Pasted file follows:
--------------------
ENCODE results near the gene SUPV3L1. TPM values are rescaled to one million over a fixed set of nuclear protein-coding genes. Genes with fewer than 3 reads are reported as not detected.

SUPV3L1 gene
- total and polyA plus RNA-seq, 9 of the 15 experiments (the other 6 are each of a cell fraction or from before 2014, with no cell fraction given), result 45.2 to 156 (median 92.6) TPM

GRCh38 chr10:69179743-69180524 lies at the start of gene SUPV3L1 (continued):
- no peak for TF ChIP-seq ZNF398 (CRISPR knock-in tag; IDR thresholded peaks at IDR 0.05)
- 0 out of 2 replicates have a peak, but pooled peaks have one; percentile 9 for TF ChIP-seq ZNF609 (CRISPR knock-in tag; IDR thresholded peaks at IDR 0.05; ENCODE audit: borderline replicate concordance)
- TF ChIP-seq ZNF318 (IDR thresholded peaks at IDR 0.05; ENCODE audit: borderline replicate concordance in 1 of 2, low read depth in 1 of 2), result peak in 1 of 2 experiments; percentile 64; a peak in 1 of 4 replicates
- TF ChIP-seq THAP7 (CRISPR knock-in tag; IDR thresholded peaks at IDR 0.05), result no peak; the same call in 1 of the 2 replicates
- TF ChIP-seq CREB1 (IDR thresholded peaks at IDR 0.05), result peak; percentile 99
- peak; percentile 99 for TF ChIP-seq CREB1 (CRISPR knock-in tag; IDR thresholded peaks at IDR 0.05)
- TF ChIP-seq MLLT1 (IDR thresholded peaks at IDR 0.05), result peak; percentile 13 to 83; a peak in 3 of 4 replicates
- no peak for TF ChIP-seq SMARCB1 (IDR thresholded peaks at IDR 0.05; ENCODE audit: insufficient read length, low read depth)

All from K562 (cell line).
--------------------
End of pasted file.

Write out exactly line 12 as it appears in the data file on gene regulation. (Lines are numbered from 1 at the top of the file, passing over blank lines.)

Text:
- no peak for TF ChIP-seq SMARCB1 (IDR thresholded peaks at IDR 0.05; ENCODE audit: insufficient read length, low read depth)